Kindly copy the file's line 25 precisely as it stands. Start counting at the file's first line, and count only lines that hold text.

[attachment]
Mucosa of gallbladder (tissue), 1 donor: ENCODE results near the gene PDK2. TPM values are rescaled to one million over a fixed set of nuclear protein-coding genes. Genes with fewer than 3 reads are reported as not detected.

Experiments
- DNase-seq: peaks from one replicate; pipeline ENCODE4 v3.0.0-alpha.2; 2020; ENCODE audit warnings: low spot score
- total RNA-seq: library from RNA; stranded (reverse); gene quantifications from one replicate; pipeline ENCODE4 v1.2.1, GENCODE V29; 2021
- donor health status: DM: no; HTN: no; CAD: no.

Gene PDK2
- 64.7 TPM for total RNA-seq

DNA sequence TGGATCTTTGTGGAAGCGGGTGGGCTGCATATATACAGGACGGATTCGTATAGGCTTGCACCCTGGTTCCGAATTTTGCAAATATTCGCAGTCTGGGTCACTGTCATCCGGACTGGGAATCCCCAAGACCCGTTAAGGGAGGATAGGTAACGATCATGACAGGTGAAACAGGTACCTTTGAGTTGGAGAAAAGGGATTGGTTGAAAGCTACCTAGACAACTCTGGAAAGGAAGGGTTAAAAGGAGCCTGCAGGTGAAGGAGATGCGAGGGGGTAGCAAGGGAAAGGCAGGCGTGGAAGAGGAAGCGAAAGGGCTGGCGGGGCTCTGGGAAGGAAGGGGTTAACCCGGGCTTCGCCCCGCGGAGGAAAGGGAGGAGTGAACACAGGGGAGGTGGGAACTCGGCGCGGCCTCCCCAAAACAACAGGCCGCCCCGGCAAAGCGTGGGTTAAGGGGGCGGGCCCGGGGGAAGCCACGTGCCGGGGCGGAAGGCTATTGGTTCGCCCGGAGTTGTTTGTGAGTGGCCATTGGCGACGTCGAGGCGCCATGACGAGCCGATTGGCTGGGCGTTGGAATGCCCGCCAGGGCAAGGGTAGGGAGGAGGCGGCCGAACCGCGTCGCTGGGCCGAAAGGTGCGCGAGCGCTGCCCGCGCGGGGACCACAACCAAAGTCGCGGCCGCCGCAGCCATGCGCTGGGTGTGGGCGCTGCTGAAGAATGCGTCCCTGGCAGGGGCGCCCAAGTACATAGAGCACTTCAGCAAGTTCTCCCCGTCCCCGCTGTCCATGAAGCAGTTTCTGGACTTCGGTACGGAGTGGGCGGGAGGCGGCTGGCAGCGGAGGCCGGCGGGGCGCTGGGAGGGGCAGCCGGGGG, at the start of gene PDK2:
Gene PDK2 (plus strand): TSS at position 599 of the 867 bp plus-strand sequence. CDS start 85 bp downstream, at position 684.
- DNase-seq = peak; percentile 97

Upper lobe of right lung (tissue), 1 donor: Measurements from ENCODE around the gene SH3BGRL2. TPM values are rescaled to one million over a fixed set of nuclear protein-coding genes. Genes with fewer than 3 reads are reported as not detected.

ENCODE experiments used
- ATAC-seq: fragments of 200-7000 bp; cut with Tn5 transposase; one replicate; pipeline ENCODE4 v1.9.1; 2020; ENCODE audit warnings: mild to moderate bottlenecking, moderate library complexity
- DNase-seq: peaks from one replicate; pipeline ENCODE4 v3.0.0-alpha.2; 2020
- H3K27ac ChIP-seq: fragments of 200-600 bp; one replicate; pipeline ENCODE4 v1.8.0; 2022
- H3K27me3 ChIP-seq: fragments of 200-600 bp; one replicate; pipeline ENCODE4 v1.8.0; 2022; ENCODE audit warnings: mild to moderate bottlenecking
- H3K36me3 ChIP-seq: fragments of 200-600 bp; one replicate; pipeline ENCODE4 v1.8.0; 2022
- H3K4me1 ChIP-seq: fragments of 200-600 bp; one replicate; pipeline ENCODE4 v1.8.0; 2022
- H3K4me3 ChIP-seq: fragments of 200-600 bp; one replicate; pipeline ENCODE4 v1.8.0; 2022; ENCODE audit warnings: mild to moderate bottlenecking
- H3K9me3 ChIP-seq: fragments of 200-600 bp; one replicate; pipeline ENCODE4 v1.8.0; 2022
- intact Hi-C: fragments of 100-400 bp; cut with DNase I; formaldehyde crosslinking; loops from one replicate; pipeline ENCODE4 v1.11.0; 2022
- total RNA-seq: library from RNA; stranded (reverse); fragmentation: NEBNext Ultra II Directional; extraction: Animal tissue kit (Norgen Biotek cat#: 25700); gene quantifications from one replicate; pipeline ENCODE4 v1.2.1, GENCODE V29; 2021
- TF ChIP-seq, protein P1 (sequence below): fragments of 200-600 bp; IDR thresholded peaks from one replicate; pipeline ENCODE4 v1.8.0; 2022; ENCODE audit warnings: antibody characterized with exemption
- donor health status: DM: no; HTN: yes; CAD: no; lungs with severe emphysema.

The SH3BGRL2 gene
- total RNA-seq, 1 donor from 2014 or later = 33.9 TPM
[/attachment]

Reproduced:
The SH3BGRL2 gene